Imagine sailing in 20 knots and rounding a bluff. The wind funnels down the hill and hits you with a 60 knot puff. Are you ready on the sheets? If not, the mono is going to lay the spreaders in the water and then recover but the cat may flip. Ready to camp out in the overturned boat till help comes? What if help doesn't come? Ready to watch your family perish?

These are the thoughts that go through my head when I think about the type of boat I want for the conditions I will sail in.

So do cats do longer jumps with short crew? Yes, everyday but I've explained my reason for not wanting to do that.

Again, I am not looking for a fight but only sharing my response to the question "Is a Cat better for Long Distance sailing or a traditional sail boat?".

Pick the right boat for your experience. How you will sail the boat? Where you are going? I like cats and would be happy to cruise one given the right conditions.



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Old 10-03-2006, 18:12   #30
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Quote:
no modern cruiseing cat has ever flipped
CaptJohn, of course they flip. That is why there are hatches in the hull.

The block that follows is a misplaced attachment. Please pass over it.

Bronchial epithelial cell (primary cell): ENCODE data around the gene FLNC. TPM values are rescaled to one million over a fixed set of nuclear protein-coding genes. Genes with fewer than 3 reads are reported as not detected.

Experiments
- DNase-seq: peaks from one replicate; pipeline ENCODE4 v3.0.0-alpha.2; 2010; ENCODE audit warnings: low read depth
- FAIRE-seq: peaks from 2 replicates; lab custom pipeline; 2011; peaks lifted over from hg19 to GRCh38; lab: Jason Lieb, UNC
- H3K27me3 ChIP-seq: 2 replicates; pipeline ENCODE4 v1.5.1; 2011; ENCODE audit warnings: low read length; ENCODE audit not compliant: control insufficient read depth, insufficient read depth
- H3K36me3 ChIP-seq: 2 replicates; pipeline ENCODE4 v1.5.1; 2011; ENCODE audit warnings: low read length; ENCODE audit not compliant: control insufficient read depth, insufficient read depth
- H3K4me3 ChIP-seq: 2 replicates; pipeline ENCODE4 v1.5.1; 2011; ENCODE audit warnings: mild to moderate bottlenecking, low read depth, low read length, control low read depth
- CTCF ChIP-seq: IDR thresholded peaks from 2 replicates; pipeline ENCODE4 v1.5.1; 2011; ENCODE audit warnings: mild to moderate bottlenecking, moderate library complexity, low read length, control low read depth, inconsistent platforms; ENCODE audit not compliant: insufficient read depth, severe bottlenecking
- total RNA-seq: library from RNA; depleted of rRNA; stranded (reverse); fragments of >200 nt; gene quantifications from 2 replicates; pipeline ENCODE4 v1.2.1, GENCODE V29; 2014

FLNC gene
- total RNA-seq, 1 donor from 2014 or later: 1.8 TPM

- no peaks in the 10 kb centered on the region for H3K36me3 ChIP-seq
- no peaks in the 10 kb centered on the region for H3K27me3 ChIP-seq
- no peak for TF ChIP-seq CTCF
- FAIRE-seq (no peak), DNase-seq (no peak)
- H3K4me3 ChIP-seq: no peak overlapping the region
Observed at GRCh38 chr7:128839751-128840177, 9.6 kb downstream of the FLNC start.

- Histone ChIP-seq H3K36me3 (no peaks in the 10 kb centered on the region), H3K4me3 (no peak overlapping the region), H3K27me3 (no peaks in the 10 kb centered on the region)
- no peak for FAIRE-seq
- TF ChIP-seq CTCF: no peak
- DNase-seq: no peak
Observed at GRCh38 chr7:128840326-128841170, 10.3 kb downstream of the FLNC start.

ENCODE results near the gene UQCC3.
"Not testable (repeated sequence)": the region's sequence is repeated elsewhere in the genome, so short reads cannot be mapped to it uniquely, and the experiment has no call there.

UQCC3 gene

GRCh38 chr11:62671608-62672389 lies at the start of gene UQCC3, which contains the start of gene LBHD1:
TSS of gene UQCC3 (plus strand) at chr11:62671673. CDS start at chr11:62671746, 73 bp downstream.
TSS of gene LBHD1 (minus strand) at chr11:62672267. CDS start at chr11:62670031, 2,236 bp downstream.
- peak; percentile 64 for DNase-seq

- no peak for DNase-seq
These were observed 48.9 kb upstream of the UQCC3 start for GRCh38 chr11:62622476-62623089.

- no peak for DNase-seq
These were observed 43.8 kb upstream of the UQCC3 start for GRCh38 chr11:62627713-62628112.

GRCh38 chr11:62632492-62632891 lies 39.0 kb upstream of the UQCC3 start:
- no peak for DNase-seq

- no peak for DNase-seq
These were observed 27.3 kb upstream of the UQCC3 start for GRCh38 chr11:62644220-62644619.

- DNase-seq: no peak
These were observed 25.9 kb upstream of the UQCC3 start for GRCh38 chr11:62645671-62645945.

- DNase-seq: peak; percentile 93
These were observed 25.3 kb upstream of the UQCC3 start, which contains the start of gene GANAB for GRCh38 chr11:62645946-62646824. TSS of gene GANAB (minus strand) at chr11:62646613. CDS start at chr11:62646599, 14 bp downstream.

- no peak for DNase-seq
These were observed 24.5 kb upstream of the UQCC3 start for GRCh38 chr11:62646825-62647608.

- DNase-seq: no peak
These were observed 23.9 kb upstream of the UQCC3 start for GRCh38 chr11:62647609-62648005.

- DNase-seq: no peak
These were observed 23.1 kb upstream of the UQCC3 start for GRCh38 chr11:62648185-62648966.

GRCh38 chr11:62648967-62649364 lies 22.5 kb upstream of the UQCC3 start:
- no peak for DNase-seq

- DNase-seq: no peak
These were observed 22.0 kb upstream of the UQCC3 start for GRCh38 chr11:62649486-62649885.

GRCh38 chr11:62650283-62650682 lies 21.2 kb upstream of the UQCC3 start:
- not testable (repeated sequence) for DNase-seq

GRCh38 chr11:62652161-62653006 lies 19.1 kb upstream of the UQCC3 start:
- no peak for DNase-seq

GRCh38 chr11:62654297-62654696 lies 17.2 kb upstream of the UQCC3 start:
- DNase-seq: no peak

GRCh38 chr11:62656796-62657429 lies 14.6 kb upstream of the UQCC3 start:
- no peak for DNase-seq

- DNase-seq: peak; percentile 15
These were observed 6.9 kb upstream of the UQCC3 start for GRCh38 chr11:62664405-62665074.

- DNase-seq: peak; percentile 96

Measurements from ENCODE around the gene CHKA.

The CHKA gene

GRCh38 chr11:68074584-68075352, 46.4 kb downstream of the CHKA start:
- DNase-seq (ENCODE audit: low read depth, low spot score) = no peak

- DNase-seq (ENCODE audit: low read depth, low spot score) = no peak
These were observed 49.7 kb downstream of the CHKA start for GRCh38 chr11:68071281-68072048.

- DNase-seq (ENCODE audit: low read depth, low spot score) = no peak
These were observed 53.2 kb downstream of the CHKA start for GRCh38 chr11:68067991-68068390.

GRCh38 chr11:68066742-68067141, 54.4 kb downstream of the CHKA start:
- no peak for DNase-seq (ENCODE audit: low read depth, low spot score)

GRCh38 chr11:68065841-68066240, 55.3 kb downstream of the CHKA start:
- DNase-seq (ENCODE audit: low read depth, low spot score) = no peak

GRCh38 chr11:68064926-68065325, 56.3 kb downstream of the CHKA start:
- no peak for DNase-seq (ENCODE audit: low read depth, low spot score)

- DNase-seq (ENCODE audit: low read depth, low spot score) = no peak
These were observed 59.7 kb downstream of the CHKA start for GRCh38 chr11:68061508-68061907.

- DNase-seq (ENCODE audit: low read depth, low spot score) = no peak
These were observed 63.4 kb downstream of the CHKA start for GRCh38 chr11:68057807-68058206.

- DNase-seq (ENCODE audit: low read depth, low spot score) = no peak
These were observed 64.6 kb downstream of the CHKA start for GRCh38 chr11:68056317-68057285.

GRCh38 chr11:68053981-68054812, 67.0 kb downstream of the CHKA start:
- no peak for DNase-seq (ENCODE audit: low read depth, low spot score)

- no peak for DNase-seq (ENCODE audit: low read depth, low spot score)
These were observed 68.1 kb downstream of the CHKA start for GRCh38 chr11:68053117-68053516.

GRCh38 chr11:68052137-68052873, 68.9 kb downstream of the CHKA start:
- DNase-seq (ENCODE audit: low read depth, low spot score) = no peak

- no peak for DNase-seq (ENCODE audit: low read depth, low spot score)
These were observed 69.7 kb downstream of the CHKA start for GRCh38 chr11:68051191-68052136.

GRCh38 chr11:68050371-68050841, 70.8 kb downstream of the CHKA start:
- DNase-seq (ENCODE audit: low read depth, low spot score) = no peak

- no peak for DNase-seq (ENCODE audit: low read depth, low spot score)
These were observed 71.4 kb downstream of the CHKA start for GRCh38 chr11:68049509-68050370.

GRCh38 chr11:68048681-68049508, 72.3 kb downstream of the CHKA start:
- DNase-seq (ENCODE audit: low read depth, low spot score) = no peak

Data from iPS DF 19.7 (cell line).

B

Try this: http://www.allianz-yachts.com/info/catamarancapsize

Or this: " NO cruising catamaran has EVER capsized when under bare poles. To capsize with sails up implies a fair degree of "operator error", whereas its only when under bare poles that the boat MUST look after the crew." From here: http://www.sailingcatamarans.com/stability3.htm

A good article: http://www.sailnet.com/collections/a...leid=jkrets006

From FP: "All FP's meet not only the European standards, but the highest French, Offshore standards. (Necessary to sail out of the country on their own bottoms!) There are, for instance, reentry hatches located appropriately above the inverted waterline so that in the unlikely event of a capsize, you can use your inverted boat as a life raft with all supplies still available"